Abstract

Background and Aim: Hijab pins ingestion is increasing. Some women hold the pin between their teeth while arranging the Hijab and the inadvertent ingestion of the pin can be the result of any careless movements. The aims of our study were to investigate the clinical outcomes of patients who underwent endoscopic pin removal via gastroscopy as opposed to patients who were treated conservatively with clinical observation, and to compare clinical and endoscopic data pertaining to patients who underwent early versus late gastroscopy.
Methods: Muslim women hospitalized in a tertiary hospital from 2005-2015 due to ingestion of Hijab pin ingestion were included. Patients who underwent gastroscopy during 12 hours from the time of admission to Emergency Room (ER) were included in the “early” gastroscopy group, while endoscopy performed at a later time defined the “late” gastroscopy group.
Results: During the study period 37 women were included. Twenty four patients (65%, mean age 20 ± 8.9) underwent gastroscopy; and thirteen (35%, mean age 19.9 ± 1.6) were hospitalized for observation. Six patients (25%) had normal gastroscopy; by 8 patients (33%) the pin was located in the antrum, 6 (25%) body, 2 (8.3%) and 1 (4.1%) in the duodenum. Fifteen patients underwent early gastroscopy and nine underwent late gastroscopy. The Duration of hospitalization was significantly shorter among patients who underwent early gastroscopy 1-day (1, 1) median, (IQR) compared with 2 days (1, 3) p < 0.02. Severe complications were found in one patient (2.7%) with stomach perforation which required surgery.
Conclusion: Most pins will pass spontaneously, however severe complication may arise inadvertent Hijab pin ingestion. Early gastroscopy shortens the hospital stay.

Background

Ingestion of foreign bodies is a common problem; however most foreign bodies will pass spontaneously [1]. Serious complication and death can be the result of foreign body ingestion [2-4]. Most Foreign body ingestions occur in children [5]. Accidental unintentional or intentional foreign body ingestion may occur in adults. In cases of patients with intentional foreign body ingestion endoscopic intervention was required in 63-76%; where as the need for surgical intervention was 12-16% [6,7]. The timing of endoscopy for ingested foreign body is dependent on the type and localization of the foreign object: Thus, emergency endoscopy is considered in cases of esophageal obstruction or impaction of disk batteries in the esophagus. Non-urgent endoscopy is usually considered after ingestion of small objects in the stomach [8]. Hijab pins are increasingly popular among Muslim women. The Hijab is a veil, which is worn by Muslim women for covering of the hair and neck. In the last decade the use of pins for fastening the Hijab is increasing. The Hijab pin consists of two parts, a plastic pearl head and a 25-5 mm sharp straight pin. Some women hold the pin between their teeth while arranging the Hijab and the inadvertent ingestion of the pin can be the result of any careless movements. Several reports regarding the aspiration of the Hijab pin was published [9-12], whereas only few reports regarding accidental Hijab pin ingestion have been published [13,14].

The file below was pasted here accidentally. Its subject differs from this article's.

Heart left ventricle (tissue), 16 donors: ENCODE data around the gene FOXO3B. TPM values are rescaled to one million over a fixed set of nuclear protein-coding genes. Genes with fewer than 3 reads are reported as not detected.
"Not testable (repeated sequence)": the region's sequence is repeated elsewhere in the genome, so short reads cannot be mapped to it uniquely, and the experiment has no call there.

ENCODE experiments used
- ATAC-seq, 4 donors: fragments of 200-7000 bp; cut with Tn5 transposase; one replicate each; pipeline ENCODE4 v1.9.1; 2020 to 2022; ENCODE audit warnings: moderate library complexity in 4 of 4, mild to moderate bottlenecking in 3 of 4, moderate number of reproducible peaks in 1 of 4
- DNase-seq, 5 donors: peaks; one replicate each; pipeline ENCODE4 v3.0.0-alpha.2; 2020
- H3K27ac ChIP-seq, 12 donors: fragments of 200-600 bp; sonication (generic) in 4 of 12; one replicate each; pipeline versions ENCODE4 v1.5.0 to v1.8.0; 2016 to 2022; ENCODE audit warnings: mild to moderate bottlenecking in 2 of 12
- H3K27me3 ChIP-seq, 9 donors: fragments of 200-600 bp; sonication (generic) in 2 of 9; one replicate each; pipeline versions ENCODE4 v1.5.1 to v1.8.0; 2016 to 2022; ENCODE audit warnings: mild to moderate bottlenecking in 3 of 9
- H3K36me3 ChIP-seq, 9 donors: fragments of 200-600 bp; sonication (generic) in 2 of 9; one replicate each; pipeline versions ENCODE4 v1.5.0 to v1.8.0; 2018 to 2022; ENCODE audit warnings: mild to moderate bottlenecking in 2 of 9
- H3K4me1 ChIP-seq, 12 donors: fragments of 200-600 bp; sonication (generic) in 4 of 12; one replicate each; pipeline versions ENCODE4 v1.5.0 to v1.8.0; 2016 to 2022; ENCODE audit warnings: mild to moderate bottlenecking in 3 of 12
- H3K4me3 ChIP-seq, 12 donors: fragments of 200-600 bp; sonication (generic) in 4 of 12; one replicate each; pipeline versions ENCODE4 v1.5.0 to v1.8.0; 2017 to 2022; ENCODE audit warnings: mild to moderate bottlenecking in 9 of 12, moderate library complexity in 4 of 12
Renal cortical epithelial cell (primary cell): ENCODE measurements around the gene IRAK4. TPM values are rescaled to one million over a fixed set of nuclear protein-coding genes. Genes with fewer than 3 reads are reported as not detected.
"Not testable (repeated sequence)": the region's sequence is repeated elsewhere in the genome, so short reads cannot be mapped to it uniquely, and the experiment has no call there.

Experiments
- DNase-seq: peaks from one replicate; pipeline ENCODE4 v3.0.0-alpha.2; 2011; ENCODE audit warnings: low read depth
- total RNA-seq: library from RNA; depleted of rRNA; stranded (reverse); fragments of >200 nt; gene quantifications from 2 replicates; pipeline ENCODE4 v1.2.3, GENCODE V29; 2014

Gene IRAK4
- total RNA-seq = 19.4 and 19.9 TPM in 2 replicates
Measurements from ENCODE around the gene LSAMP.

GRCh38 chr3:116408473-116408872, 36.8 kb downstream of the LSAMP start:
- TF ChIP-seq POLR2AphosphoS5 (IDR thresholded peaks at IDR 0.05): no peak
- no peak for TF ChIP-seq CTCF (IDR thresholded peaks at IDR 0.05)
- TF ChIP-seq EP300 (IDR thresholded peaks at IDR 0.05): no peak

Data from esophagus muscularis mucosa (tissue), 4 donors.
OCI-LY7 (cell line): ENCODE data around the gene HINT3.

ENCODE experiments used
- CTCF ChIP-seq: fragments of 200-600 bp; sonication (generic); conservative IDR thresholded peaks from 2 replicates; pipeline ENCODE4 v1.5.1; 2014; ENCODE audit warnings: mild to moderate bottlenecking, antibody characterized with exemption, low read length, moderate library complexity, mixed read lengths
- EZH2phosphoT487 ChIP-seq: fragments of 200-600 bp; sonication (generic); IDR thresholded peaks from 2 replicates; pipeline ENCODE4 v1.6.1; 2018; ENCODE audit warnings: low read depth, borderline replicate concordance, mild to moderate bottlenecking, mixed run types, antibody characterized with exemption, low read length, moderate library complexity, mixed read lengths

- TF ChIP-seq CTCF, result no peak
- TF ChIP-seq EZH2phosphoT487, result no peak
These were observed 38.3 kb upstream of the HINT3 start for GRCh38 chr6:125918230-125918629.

The aims of the current study were to describe our experience regarding management of Hijab pin ingestion cases, and to investigate the clinical characteristics, outcomes and complications among patients who underwent gastroscopy and patients who were only kept under observation after ingestion of the pin.

Methods

Muslim women hospitalized in a tertiary hospital from 2005-2015 due to ingestion of Hijab pin ingestion were included in the study. Data regarding symptoms, hospitalization duration, endoscopic findings, anatomic location, method of extraction and endoscopic device use, time from admission to emergency department (ER) to endoscopy and complications were retrospectively analyzed. Patients who underwent gastroscopy during 12 hours elapsed from the time of admission to ER were included in the “early” gastroscopy group, while endoscopy performed at a later time defined the “late” gastroscopy group.

The gastroenterologists who performed the endoscopy used to use a protector to protect the esophageal mucosa. Pins were removed by using snare, grasper or basket.

Statistical analysis

Patient characteristics are presented as mean ± SD for continuous variables with normal distribution, non-parametric variables shown as Median (IQR) and categorical variables presented as percentage. Continuous variables were compared by student t-test or Mann Whitney U test. Categorical variables were compared using the chi-square test.